, thanks I'll try those instructions soon for the A-stretch.Randy
, much obliged. That solved the no-sound with 3D issue! It's weird because previously as I said I'd gone into the menu and shut it off. At first when I had the Prometheus 3D Blu-Ray running with no sound, I pressed the buttons you mentioned, it said video had been turned off, but I still didn't get sound. It just took changing sources, and then back to the Blu-Ray, and sound appeared. So I'm very happy about that as I was planning a Gravity 3D viewing party soon.
(I just realised I forgot to re-test if I now get sound when upscaling to 4K from the Lumagen. It's supposed to be the same fix as for the 3D lack of sound, so I'd think it should fix both. I'll report back on that).
Also: Lip-Sync. Looks like I have it fixed. My previous lip-sync issues seemed to come and go and have particularly odd characteristics, sometimes with the picture ahead of the sound by a bit. Once the Lumagen was put in, lip-sync now appears delayed equally across all sources. Whether this is due to the Lumagen, or my Projector's processing (I played with turning of all image processing settings on my projector and that did not seem to affect the issue), I'm not going to sweat it because introducing a 61 ms audio delay via my Denon receiver seems to have addressed the issue.
More goodness: I seem to like the Darbee processing better on the 2041 vs my original Darbee Darblet unit. It's been indicated on the forums that putting the Darbee processing before scaling etc should improve it's performance and it seems to be the case. I've been very conservative with the Darblet before, as I found it pretty quickly gave an over-enhanced, hard and artificial look to the image. Normally I will use it around "20" if at all. I was quite surprised how far I was turning up the Darblet settings via the 2041 before getting the same artifacty look. It just seems smoother and more natural in the 2041. More usable. This was also the case watching the UFC last weekend. With the Darblet I had to choose whether to dial it up for more clarity, but increase the texture and visibility of source artifacts (digital/compression noise etc). But I could use the 2041 Darbee processing with that broadcast without seeing the same increase in noise. Very nice.
I'm still learning the ropes with this thing. I haven't yet switched my Oppo BDP 93 into native mode so I'm going to try that. I've been noticing quite a lot of "line twitter" in my Blu-Ray and HD DVD sources, more than I ever remember before.
Though, with 1080p sources I don't think there should be a difference in that performance sending it to the Lumagen, since the Oppo would output 1080p native, right?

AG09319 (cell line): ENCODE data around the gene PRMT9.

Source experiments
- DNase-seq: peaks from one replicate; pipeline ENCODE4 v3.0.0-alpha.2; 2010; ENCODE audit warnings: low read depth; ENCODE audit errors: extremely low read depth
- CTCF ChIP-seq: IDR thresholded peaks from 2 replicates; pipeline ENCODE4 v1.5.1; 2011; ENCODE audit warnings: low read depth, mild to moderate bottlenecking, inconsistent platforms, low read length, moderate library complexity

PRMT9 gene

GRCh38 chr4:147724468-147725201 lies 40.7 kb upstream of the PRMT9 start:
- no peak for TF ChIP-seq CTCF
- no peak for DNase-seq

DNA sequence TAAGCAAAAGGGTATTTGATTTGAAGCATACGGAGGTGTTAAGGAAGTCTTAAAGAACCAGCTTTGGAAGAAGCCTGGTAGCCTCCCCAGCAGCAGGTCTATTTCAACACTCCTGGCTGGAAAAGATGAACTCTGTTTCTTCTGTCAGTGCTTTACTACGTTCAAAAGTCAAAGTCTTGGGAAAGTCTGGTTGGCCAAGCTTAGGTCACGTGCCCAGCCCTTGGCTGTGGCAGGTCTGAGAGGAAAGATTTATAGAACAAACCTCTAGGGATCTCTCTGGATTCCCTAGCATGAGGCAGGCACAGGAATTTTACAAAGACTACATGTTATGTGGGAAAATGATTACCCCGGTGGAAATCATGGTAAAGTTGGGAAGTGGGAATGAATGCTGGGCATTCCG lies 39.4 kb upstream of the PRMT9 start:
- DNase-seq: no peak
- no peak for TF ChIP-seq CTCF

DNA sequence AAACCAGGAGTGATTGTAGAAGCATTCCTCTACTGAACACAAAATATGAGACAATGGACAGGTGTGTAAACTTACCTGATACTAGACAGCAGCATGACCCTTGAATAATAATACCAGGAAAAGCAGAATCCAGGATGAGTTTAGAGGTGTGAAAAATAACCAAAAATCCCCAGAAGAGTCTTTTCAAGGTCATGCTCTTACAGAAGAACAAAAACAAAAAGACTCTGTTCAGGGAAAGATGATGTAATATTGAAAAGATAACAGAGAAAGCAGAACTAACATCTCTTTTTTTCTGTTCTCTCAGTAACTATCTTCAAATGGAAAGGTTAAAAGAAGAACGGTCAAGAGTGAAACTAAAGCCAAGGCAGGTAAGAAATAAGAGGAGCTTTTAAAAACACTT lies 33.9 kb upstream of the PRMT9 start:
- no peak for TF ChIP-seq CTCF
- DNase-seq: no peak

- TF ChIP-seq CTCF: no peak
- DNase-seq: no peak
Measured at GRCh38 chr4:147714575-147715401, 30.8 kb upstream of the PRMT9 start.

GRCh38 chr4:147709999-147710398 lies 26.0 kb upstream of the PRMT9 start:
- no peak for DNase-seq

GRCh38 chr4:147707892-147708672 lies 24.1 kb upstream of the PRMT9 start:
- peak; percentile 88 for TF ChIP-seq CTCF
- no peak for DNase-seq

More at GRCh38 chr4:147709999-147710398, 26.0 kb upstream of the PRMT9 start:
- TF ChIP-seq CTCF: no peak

Lastly: I'm still at the point, perhaps just because of the learning curve, where it feels my system has taken a bit of a step backwards in user friendliness. For instance, with my Denon VP I loved the DNR feature. That VP was well regarded for doing noise reduction without visible loss of resolution so it's been a feature I've been quite nervous about taking out of my system and replacing. With the Denon (on my RTI remote) I could just hit "DNR" and shuffle between "OFF, Low, Med, HI" to taste. Very fast. With the Lumagen the DNR is broken up into more choices, and more values to choose from. That is certainly more flexible, but not as quick and user friendly. I keep getting the idea that the Lumagen philosophy is a "dial it in set and forget" philosophy. Hence you dial the image parameters you want per source type, save it, then they are always applied and it's "set and forget." The thing for me image enhancement tools, which I use a lot, is exactly the opposite from set and forget. Source quality and issues vary so much that no single setting works for all, and image enhancement is about optimizing the specifics quality of what I'm watching. So anything that makes that slower or more complicated is something of a drawback. JVC actually did the same thing this year, to my chagrin. Where their "MPC" image enhancement processing on their E-shift projectors used to be a single button press between "1,2,3." Now
they've given the user far more control, with the image enhancement separated into 4 different parameters, and dials for each with values of 0 to 50. So that means where once, when I simply wanted to switch between MPC settings it was a single, or double button push and done, now it is potentially HUNDREDS of button pushes (or holding down the slider button for a while).
The AVS Gods giveth and they taketh away...
On the other hand, in some ways the Lumagen has been easier to used and understand than I thought it might be.
(And, btw, since I'm still learning the Lumagen, of course I may be unaware of quicker ways to use it than I understand right now).